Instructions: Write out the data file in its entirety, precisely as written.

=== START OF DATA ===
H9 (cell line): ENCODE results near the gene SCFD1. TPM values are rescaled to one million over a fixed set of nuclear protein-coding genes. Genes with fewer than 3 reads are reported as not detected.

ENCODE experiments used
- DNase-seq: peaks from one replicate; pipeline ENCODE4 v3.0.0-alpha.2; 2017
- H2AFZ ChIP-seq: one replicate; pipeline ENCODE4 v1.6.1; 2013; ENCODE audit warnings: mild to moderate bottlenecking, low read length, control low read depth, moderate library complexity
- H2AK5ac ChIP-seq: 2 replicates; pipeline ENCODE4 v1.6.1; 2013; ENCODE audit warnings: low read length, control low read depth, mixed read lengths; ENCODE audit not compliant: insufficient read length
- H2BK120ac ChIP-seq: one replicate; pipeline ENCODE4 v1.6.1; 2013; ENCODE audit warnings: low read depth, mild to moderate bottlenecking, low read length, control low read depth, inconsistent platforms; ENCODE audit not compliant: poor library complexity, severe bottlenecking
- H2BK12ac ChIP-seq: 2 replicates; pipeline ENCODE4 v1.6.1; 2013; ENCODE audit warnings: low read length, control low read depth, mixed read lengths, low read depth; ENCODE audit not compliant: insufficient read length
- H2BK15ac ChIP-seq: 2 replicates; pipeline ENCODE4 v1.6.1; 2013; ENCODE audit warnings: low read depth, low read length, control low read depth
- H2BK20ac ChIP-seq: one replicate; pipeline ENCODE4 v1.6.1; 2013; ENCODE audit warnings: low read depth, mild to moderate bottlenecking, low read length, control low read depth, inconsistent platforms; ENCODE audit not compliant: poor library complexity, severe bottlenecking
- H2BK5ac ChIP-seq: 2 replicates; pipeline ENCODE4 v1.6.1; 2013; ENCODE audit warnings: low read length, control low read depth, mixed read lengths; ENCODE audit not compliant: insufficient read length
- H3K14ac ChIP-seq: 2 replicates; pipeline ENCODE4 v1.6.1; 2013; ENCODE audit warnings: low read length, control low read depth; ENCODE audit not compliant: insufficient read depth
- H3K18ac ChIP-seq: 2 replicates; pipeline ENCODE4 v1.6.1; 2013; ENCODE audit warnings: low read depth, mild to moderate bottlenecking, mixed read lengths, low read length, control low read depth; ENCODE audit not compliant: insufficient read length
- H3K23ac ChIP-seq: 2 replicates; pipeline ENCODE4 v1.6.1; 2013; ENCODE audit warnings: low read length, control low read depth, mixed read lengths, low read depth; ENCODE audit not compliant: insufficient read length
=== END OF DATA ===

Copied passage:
H9 (cell line): ENCODE results near the gene SCFD1. TPM values are rescaled to one million over a fixed set of nuclear protein-coding genes. Genes with fewer than 3 reads are reported as not detected.

ENCODE experiments used
- DNase-seq: peaks from one replicate; pipeline ENCODE4 v3.0.0-alpha.2; 2017
- H2AFZ ChIP-seq: one replicate; pipeline ENCODE4 v1.6.1; 2013; ENCODE audit warnings: mild to moderate bottlenecking, low read length, control low read depth, moderate library complexity
- H2AK5ac ChIP-seq: 2 replicates; pipeline ENCODE4 v1.6.1; 2013; ENCODE audit warnings: low read length, control low read depth, mixed read lengths; ENCODE audit not compliant: insufficient read length
- H2BK120ac ChIP-seq: one replicate; pipeline ENCODE4 v1.6.1; 2013; ENCODE audit warnings: low read depth, mild to moderate bottlenecking, low read length, control low read depth, inconsistent platforms; ENCODE audit not compliant: poor library complexity, severe bottlenecking
- H2BK12ac ChIP-seq: 2 replicates; pipeline ENCODE4 v1.6.1; 2013; ENCODE audit warnings: low read length, control low read depth, mixed read lengths, low read depth; ENCODE audit not compliant: insufficient read length
- H2BK15ac ChIP-seq: 2 replicates; pipeline ENCODE4 v1.6.1; 2013; ENCODE audit warnings: low read depth, low read length, control low read depth
- H2BK20ac ChIP-seq: one replicate; pipeline ENCODE4 v1.6.1; 2013; ENCODE audit warnings: low read depth, mild to moderate bottlenecking, low read length, control low read depth, inconsistent platforms; ENCODE audit not compliant: poor library complexity, severe bottlenecking
- H2BK5ac ChIP-seq: 2 replicates; pipeline ENCODE4 v1.6.1; 2013; ENCODE audit warnings: low read length, control low read depth, mixed read lengths; ENCODE audit not compliant: insufficient read length
- H3K14ac ChIP-seq: 2 replicates; pipeline ENCODE4 v1.6.1; 2013; ENCODE audit warnings: low read length, control low read depth; ENCODE audit not compliant: insufficient read depth
- H3K18ac ChIP-seq: 2 replicates; pipeline ENCODE4 v1.6.1; 2013; ENCODE audit warnings: low read depth, mild to moderate bottlenecking, mixed read lengths, low read length, control low read depth; ENCODE audit not compliant: insufficient read length
- H3K23ac ChIP-seq: 2 replicates; pipeline ENCODE4 v1.6.1; 2013; ENCODE audit warnings: low read length, control low read depth, mixed read lengths, low read depth; ENCODE audit not compliant: insufficient read length